The Olympics altered their motto, then immediately went against its spirit with protest-related fiasco
Earlier this week, the International Olympic Committee voted to slightly change the longstanding motto of the Games to better reflect these COVID-19 times and, in the words of the IOC, the unifying power of sport.
What was once "faster, higher, stronger" - or in Latin Citius, Altius, Fortius - is today "faster, higher, stronger - together".
But this whole "together" thing was at least briefly an exception.
Because when members of five women's soccer teams knelt in Tokyo on Wednesday shortly before their respective games in recognition of the ongoing scourge of racism and racial inequality and the Australian women's team posed with a flag of the country's indigenous people, the IOC got these moments from the official highlight roles which it compiled from these events, while the Olympic social media channels did not include photos of them either.
Nothing says that "we're all in it together" like setting up group demonstrations to promote unity and uplift the marginalized has never existed.
But the IOC quickly pulled back and said Thursday from Tokyo that all further kneeling protests will be shown on official channels.
Only three weeks ago the IOC relaxed Rule 50 of the Olympic Charter, its long-standing ban on protests of any kind. Teams and athletes can now make statements of protest during the presentation before the game or before the race and at press conferences, be it kneeling or with raised fists or similar, but not on the medal stand.
The USWNT and Sweden knelt down before their kick-off on Wednesday. You wouldn't have known that from post-game highlight packages and social media clips, at least for a short time. (Photo by Tim Clayton / Corbis via Getty Images)
Athletes can still be sanctioned for breaking rule 50 on the medal podium, as announced by Tommie Smith and John Carlos at the 1968 Games.
IOC chief Thomas Bach recently told the Financial Times that he does not support the activism of athletes at the medal stand.
"The podium and the award ceremonies are not made ... for a political or other demonstration," said Bach. “They are made to honor athletes and medalists for athletic achievement, not for their [views].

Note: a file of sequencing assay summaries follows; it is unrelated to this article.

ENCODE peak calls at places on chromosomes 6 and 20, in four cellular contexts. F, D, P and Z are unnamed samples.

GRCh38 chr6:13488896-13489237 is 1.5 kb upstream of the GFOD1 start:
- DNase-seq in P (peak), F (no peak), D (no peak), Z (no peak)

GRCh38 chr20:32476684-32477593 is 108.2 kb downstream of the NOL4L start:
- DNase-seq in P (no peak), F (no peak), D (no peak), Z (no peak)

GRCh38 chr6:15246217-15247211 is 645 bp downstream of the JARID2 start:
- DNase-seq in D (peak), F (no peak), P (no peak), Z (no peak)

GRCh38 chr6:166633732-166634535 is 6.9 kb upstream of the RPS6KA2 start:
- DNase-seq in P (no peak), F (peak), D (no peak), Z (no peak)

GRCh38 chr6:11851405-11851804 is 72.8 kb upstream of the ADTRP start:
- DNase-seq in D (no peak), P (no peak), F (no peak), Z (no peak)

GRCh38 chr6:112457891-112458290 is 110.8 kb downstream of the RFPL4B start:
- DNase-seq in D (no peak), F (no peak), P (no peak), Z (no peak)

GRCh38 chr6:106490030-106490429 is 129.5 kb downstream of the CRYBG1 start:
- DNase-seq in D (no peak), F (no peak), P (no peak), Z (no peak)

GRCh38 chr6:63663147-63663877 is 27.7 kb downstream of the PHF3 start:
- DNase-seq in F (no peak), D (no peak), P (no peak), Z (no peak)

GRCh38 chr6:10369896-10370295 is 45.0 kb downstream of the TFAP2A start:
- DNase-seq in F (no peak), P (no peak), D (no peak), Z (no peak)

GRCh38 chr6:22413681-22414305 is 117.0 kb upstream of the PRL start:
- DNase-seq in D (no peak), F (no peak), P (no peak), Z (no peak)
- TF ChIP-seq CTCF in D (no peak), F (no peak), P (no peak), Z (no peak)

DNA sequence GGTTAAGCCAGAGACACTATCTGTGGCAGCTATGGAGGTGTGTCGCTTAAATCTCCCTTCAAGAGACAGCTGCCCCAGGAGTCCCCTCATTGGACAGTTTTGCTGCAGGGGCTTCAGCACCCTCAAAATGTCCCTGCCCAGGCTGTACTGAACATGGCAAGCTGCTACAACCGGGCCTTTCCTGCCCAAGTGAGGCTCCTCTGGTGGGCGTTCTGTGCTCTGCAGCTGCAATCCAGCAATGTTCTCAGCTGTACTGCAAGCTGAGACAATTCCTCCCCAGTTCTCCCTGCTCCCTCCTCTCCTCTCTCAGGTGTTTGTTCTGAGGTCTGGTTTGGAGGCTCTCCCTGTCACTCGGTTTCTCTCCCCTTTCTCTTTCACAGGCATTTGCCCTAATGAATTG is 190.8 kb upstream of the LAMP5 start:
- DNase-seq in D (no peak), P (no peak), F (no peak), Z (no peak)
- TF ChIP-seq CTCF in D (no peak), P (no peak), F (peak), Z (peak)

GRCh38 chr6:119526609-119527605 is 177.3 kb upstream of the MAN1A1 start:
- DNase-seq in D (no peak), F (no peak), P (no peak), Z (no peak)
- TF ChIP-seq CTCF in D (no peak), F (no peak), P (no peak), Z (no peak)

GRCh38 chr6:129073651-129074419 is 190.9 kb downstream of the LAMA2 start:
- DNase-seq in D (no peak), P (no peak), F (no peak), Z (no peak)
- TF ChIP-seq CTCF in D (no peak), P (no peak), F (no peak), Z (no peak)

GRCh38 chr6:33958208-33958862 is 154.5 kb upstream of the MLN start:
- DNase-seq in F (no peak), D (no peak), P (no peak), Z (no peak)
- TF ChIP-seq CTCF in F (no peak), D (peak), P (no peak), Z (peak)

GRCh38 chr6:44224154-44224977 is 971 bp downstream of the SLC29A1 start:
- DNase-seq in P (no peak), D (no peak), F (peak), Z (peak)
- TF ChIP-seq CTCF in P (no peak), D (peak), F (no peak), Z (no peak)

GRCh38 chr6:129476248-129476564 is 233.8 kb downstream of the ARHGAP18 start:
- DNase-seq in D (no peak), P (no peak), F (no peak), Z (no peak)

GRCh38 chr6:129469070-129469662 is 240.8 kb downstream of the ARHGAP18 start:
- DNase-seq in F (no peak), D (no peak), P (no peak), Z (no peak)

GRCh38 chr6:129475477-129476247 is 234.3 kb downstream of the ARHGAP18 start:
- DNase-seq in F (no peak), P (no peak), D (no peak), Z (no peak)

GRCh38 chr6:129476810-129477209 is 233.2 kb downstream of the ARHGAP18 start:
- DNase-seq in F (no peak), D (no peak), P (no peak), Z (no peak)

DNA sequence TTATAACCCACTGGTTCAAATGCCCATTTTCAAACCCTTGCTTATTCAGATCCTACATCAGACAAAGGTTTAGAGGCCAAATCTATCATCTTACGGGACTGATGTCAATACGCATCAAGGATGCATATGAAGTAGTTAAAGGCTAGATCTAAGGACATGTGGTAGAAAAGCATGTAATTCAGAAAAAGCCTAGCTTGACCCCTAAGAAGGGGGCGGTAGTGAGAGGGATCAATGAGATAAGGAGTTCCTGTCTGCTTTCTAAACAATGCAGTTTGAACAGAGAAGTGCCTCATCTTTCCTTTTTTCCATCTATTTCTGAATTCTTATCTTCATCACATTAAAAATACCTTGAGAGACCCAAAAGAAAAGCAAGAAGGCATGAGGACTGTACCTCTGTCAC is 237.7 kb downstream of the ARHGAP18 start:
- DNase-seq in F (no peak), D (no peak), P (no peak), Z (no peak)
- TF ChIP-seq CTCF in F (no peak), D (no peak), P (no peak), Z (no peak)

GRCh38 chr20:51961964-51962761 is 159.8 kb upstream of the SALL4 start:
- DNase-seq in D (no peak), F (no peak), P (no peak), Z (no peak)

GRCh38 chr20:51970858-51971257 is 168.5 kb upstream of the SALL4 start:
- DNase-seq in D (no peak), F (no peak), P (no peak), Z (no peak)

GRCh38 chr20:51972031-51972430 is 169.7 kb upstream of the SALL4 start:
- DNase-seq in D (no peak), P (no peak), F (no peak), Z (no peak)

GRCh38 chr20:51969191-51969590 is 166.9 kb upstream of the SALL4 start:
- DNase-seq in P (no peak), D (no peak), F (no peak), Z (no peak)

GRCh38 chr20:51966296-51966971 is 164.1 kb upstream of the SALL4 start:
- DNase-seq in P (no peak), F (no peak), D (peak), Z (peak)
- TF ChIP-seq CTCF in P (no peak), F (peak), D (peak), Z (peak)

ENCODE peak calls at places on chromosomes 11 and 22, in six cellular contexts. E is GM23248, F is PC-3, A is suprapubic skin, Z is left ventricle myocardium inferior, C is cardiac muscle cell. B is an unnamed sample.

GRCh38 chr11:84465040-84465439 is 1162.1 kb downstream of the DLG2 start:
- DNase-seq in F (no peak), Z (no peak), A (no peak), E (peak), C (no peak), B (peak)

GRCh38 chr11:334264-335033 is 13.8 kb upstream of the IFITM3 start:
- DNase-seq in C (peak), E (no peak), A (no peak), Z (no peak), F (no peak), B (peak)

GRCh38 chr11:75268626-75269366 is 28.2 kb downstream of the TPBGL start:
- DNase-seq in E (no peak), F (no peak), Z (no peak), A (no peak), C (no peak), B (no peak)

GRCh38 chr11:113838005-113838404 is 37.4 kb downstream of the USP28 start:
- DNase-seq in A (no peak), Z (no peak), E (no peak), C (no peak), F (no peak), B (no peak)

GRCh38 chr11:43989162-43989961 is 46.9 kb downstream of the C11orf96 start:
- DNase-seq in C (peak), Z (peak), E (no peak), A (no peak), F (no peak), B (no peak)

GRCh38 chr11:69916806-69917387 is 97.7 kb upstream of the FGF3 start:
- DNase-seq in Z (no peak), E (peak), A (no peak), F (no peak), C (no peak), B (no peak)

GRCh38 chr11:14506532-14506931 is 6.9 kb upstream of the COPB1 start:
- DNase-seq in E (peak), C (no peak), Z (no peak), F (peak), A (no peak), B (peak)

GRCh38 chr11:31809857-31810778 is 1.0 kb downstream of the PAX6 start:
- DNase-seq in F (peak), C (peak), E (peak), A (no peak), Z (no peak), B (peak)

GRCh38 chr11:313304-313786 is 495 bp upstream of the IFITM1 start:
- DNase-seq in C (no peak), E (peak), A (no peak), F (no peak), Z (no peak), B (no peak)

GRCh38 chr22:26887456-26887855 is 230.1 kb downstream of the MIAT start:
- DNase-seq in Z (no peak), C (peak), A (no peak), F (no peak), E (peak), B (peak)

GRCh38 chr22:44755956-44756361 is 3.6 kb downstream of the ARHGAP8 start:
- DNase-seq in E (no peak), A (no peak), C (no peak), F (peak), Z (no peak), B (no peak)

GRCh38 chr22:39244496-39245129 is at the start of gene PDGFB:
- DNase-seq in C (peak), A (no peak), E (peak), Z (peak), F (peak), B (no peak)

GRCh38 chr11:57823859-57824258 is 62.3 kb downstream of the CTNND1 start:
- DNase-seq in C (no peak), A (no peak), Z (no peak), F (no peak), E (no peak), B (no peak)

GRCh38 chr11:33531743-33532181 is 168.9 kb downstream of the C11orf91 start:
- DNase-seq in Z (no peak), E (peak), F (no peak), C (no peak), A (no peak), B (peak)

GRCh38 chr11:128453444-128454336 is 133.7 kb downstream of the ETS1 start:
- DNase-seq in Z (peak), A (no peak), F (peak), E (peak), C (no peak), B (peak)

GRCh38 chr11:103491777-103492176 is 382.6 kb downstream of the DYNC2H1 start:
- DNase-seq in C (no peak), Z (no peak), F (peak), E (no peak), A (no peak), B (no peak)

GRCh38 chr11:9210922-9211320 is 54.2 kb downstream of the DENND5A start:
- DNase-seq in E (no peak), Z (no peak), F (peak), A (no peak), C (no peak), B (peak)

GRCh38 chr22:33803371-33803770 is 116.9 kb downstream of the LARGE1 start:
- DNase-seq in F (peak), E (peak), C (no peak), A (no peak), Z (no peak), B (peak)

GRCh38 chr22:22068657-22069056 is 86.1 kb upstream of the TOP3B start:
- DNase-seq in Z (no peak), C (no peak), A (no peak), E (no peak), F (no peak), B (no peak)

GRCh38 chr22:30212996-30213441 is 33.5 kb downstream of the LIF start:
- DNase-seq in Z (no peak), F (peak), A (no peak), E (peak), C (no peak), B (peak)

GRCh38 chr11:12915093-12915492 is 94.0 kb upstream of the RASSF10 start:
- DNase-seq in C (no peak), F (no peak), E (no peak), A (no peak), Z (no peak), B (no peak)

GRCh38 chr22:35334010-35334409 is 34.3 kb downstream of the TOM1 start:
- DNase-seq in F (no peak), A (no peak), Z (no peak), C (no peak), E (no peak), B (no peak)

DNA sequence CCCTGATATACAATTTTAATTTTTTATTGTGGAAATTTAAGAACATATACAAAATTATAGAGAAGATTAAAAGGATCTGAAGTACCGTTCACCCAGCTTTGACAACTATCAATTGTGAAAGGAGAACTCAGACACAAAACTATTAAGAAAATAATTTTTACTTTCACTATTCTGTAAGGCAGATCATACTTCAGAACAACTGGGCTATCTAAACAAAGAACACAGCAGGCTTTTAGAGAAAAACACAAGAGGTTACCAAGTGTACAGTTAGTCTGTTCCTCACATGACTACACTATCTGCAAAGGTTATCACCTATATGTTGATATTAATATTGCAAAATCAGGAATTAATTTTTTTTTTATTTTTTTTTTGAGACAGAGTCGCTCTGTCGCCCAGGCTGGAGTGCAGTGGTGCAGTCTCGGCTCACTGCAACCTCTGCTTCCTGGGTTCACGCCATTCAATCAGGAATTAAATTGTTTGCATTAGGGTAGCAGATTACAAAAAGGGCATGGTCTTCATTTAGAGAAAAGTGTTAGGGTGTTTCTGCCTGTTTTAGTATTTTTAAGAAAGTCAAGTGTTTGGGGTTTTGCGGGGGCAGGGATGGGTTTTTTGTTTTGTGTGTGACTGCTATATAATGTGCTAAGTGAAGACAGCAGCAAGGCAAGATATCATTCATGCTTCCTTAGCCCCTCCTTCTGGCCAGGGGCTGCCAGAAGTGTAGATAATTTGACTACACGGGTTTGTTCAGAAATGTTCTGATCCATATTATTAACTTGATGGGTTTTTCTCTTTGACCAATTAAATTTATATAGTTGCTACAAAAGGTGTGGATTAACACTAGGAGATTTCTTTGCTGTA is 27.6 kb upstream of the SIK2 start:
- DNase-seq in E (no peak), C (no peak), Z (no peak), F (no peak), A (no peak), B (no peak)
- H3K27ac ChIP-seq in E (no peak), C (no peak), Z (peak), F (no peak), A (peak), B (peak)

"The mission is to unite the whole world in one place and to compete peacefully with one another. This would never be achieved if the games [became] split."
Ah yes. The "ambivalence" to support the elimination of a persistent systemic degradation of a group of people solely because of their skin color.
While the IOC continues to pretend black people demonstrating in protest against racism are so terrible, the museum's museum in Switzerland is now showing a large photo of the group in a show of hypocrisy that is both bold and unsurprising iconic image of Smith and Carlos. Bare feet, heads bowed and fists clad in black gloves raised into the air of Mexico City on the podium after finishing first and second place respectively over 200 meters.
Given everything that's swirling around these Tokyo Games - from city dwellers who don't want them to happen, to Japanese auto giant Toyota, which is pulling out all of its Olympic advertising, to countless athletes who tested positive for COVID, to the Director of the opening ceremony, who just 48 hours before the event for past "jokes" about the Holocaust, the fourth Tokyo Games official to step down or be forced out of office for misconduct - it seems Bach has far bigger problems with whom he has to keep himself busy.
The Olympics, especially the disgusting hassle and corruption of awarding it and then running it, is one of the most political processes you will ever find. But we shouldn't talk about that, should we? There is nothing to see here, just watch the athletes compete.
"Faster, higher, stronger - together." Unless you want us all to think about rooting out racism and promoting justice. Then we'll take the medal you've won all your life and brand you as the problem, not what you protested.
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